Posted by on 6 Aug 2010. Filed under Politics, Top news. You can follow any responses to this entry through the RSS 2.0. You can leave a response or trackback to this entry

SaS party members go into business

SaS party members become business partners.

Members of the SaS party have come under fire because of a company they set up this week to buy a building in the Ruzinov borough of Bratislava, with the aim of renting it out, also to their own MPs.

The company, Liberalny dom, s.r.o., was established by party head and speaker of parliament, Richard Sulik, together with 15 other party members, including 6 MPs. The limited liability company has one object of business, which is the rental of commercial property and related services. The building will cost EUR 2.2 million, and the group of shareholders will borrow EUR 700,000 of it from a bank.

When queried about it, SaS party chairman, Richar Sulik, said he saw no conflict of interests here, as long as the offices are rented out at market prices. He also mentioned how other parties had done the same, but that they had ‘squeezed’ buildings from the state, while he and his partners were buying a regular building at the standard market price.

Zuzana Wienk from the watchdog Fair-Play Alliance is disturbed by the move, saying it is a clear conflict of interests, because if the offices are rented by MPs for state money, they are basically profiting personally from it. MPs receive an allowance of EUR 900 per month for their office, but they should try to save on this as best as possible, considering the fact that it is taxpaers’ money.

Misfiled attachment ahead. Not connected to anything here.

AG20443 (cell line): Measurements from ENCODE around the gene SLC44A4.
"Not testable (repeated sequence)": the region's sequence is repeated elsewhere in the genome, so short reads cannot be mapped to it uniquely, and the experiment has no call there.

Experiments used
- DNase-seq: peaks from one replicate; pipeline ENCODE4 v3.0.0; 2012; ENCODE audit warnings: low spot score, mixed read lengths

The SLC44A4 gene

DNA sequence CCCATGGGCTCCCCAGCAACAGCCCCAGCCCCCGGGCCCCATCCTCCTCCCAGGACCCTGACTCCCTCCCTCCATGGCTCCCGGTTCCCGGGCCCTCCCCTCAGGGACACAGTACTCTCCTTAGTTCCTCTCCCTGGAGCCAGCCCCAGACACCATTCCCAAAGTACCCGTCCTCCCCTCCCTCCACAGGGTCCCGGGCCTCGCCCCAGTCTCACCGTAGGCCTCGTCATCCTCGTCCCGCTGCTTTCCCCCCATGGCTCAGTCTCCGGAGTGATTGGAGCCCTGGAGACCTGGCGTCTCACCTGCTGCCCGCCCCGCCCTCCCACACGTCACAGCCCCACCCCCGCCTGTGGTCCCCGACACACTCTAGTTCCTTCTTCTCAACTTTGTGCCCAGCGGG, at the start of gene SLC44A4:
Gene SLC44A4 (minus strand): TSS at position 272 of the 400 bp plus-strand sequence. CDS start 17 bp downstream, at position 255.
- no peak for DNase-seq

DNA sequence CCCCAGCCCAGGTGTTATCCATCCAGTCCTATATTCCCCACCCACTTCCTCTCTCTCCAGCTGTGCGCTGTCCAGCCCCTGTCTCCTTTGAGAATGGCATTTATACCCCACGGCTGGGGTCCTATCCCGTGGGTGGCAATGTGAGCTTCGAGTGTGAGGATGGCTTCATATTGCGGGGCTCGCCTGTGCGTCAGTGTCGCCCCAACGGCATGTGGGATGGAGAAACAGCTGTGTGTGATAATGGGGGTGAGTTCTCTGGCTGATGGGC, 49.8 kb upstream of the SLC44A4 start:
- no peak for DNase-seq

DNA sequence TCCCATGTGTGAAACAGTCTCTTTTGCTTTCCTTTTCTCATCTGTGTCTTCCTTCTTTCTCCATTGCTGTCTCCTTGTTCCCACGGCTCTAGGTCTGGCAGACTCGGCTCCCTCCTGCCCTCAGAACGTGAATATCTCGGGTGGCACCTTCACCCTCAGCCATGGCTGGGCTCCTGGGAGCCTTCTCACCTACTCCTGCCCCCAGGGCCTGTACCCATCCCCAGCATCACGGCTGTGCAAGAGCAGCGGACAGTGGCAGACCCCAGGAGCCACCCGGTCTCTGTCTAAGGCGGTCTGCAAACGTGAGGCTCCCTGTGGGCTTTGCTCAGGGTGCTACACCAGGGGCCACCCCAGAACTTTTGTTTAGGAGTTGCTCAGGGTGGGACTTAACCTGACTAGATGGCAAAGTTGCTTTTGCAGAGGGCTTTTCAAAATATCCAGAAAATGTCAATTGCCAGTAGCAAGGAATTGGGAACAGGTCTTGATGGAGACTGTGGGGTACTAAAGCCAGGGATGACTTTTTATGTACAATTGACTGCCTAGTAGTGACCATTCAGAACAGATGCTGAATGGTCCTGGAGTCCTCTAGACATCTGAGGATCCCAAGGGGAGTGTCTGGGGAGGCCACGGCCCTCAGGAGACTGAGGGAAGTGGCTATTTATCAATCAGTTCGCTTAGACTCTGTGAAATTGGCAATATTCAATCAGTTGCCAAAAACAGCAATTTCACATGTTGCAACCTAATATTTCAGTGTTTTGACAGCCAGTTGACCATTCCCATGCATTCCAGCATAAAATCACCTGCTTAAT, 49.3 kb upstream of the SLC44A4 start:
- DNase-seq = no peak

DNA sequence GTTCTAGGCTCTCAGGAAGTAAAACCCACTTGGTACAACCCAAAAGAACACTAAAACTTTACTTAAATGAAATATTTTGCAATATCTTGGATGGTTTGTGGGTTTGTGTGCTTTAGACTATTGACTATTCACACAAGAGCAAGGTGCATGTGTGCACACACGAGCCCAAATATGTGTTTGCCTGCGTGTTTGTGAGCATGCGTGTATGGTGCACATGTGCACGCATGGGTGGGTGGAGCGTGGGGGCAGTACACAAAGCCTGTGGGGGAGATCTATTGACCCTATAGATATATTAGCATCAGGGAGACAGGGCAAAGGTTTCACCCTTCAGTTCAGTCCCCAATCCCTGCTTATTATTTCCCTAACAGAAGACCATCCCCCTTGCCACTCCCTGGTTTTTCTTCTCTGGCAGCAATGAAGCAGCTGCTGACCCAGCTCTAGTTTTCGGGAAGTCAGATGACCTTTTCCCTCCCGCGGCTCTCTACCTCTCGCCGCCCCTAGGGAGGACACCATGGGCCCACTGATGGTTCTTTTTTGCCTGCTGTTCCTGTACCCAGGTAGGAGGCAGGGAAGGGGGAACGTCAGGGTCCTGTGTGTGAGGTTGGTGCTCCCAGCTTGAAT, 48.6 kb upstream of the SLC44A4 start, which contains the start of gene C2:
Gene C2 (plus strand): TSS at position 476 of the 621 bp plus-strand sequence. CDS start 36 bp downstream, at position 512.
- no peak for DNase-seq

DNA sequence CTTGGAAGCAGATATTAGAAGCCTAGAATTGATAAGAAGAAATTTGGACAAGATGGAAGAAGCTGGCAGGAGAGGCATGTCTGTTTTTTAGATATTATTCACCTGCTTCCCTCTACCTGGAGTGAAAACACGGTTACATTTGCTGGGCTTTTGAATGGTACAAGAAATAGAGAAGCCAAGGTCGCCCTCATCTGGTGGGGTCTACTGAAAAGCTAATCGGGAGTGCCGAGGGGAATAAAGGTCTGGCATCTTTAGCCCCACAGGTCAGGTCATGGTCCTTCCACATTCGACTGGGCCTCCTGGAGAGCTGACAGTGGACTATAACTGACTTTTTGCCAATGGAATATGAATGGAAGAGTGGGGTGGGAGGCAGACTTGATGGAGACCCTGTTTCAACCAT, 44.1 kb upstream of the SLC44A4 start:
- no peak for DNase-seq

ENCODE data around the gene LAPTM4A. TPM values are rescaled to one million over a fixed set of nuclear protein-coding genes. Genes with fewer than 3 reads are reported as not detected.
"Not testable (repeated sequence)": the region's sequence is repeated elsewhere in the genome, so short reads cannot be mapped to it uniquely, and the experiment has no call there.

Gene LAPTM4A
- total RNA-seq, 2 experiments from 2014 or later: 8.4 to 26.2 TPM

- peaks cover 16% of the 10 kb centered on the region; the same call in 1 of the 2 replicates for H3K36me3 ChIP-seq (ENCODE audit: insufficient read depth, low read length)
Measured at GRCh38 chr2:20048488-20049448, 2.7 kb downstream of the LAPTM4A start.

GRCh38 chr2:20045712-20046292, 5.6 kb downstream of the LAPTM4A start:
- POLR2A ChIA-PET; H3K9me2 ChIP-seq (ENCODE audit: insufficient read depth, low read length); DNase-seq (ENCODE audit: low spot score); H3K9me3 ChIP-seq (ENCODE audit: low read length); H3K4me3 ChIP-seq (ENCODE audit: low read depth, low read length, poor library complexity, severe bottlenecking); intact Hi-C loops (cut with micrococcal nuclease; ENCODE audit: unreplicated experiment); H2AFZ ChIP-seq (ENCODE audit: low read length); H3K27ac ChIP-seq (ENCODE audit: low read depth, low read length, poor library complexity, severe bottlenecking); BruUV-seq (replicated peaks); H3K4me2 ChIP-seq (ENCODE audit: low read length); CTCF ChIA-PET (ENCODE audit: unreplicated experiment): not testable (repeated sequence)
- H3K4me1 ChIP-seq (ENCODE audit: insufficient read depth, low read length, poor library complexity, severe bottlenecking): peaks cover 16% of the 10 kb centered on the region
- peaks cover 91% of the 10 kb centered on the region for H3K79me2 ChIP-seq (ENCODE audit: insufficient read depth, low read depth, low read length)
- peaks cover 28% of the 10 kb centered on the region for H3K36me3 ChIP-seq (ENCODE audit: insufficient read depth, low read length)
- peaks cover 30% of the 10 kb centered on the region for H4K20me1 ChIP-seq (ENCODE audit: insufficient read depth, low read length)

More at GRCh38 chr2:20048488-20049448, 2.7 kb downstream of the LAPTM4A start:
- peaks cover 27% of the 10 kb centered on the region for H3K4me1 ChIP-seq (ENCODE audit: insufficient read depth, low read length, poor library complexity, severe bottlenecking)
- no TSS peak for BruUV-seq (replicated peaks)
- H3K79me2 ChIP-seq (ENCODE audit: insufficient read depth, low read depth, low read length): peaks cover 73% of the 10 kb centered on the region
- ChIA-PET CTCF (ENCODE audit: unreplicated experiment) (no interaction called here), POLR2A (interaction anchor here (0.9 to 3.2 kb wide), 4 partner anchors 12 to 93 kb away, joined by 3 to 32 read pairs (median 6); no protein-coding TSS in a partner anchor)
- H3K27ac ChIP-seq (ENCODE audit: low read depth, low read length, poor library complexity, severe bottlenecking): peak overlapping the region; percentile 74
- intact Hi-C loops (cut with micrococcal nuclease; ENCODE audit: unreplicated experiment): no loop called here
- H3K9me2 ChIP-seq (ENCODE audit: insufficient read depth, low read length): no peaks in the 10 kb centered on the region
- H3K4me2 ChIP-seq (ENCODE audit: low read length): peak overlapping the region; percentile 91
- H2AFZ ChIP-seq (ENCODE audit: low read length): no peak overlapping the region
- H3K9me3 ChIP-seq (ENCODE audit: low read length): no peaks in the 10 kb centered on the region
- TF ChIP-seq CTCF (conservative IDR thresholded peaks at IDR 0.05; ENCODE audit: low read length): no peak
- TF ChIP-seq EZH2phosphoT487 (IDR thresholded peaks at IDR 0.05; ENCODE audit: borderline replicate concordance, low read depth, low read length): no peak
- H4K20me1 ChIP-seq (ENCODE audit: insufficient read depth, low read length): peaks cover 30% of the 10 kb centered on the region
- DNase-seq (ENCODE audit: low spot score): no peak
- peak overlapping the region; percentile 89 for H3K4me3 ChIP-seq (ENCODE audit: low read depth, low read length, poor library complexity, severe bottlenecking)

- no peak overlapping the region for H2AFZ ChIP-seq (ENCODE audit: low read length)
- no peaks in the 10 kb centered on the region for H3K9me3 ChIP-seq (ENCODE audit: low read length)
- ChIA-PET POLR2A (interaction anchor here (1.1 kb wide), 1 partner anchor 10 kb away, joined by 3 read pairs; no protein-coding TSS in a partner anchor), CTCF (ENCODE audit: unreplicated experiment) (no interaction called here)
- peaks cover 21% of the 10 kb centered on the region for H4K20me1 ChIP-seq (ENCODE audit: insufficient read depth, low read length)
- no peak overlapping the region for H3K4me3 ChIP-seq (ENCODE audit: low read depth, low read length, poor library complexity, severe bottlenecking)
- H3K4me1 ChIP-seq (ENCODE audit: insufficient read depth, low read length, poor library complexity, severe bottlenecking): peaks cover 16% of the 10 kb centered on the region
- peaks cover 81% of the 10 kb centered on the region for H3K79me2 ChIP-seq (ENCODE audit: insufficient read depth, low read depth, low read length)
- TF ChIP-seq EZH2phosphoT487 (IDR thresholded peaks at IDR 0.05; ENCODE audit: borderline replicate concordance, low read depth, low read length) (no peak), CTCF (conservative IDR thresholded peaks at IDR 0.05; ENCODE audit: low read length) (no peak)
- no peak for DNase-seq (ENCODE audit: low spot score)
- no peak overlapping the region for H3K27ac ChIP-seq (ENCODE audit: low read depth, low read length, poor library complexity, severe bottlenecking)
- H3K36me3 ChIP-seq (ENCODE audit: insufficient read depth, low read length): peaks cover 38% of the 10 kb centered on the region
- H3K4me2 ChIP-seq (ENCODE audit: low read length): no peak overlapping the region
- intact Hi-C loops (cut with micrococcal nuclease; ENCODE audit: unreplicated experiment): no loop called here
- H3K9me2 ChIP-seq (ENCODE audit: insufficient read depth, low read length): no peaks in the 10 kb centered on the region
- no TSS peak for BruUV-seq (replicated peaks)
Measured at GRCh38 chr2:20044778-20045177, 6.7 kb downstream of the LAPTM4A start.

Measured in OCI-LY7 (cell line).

SMER-SD made a similar move, as its MPs rented offices at the party headquarters. The only difference being, the building was owned by the party itself, and not individuals. Even so, the Fair-Play Alliance spoke out about that situation as well.

Political analyst Rastislav Toth said: “This flies in the face of good morals. In western countries they would have been kicked out of the government the next day over such an affair…”.

Public officials are entitled to be part of a business as long as they do not have an executive function. The argument against this, however, is that politicians may make use information acquired in their position to the benefit of their companies.

Zuzana Wienk from the Fair-Play Alliance pointed out: “In this situation an MP will not try to find the best office at the best price, but will instead hand business to their own company, from which they will profit as the company owners”.

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